Fire Loss and the Built Heritage
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Fire has always been a threat to culturally valuable historic buildings and their surroundings. Building construction work, especially hot work and portable lighting, day to day activities, events and variable usage all create different degrees of risks. Smoking, lit candles, open fires and chimneys in poor condition are also responsible for starting many incidents.

Historic buildings are often built from easily- ignited materials. They can be located in isolated places, remote from fire stations, increasing travel time for the fire and rescue services to be deployed, allowing a fire to become established creating greater potential for considerable damage and cultural loss.

Undertaken during the period 2002-06, the intention of COST Action C17 “Built Heritage: Fire Loss to Historic Buildings” was to address the significant physical and cultural loss of Europe’s built heritage to the damaging effects of fire. The aim was to provide building owners and other interested parties with relevant guidance and meaningful advice.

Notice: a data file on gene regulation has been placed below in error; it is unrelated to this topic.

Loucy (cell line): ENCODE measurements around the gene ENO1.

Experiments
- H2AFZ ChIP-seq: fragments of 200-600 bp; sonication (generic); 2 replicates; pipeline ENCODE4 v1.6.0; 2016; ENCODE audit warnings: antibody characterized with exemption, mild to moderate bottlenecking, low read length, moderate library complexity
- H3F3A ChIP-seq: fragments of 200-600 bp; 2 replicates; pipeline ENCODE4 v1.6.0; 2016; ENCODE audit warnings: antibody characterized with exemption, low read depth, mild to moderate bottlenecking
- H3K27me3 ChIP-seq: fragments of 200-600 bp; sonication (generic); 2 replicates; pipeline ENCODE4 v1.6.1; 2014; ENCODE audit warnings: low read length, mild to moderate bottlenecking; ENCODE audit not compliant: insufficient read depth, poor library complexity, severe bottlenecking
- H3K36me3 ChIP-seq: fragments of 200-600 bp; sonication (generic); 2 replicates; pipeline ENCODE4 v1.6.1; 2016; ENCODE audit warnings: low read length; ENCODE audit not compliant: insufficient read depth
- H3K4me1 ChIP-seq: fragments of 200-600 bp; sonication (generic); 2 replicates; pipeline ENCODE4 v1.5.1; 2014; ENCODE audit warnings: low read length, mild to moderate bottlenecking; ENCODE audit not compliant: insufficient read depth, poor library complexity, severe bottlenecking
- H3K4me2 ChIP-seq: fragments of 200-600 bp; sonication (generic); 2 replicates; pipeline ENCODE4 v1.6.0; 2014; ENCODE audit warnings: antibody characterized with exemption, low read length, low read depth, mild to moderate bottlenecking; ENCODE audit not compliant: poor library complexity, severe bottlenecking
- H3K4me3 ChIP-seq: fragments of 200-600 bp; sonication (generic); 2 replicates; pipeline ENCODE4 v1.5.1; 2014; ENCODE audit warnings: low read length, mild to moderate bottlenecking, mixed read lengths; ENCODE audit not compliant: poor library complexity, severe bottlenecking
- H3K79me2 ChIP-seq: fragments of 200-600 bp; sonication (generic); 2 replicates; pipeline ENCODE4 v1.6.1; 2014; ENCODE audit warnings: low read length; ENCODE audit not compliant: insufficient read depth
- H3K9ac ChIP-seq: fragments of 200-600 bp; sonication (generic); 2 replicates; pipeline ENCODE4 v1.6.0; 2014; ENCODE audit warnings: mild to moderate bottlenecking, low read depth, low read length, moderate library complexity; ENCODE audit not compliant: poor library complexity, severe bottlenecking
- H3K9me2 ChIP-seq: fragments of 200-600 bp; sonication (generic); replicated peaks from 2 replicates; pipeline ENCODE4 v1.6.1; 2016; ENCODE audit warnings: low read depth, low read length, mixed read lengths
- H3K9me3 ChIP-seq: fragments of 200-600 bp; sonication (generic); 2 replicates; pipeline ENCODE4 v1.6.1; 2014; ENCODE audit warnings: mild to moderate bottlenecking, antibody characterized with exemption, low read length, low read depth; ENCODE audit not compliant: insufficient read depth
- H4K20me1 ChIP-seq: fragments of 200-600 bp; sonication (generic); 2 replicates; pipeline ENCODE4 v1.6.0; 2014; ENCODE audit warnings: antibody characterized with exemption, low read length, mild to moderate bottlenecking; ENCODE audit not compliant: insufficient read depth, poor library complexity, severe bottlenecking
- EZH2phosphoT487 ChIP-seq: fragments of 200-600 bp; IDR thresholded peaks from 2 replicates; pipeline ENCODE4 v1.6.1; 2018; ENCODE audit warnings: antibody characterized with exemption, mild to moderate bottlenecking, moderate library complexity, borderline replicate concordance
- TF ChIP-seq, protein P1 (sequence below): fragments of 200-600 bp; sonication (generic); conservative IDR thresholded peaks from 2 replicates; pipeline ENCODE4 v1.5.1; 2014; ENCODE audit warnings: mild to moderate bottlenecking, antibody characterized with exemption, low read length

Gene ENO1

Twenty Signatory Countries provided active representation from Austria, Belgium, Bulgaria, Denmark, Finland, France, Hungary, Israel, Italy, Macedonia, Netherlands, Norway, Poland, Serbia and Montenegro, Slovenia, Spain, Sweden, Switzerland, Turkey, and the United Kingdom. Corresponding links were also established with the USA, Russia and Baltic Sea Countries. A unique and unsurpassed 16 related reports were delivered from the Action by 2008, with the following 13 now available on this section of the COTAC website:
But fire can also have devastating consequences in the modern built heritage, such as the Grenfell high-rise incident, with considerable loss of life, in June 2017. A presentation entitled “Grenfell: The Missed Opportunities” was delivered by Stewart Kidd of the British Automatic Fire Sprinkler Association to an Edinburgh Group meeting on 19 November 2018.

Regrettably, such high-rise building incidents are not unique, and this section of the website includes a copy of that presentation, together with an International Chronological List of Fire Incidents in High- rise Buildings 1986 – 2017.

Ingval Maxwell: COTAC, March 2020


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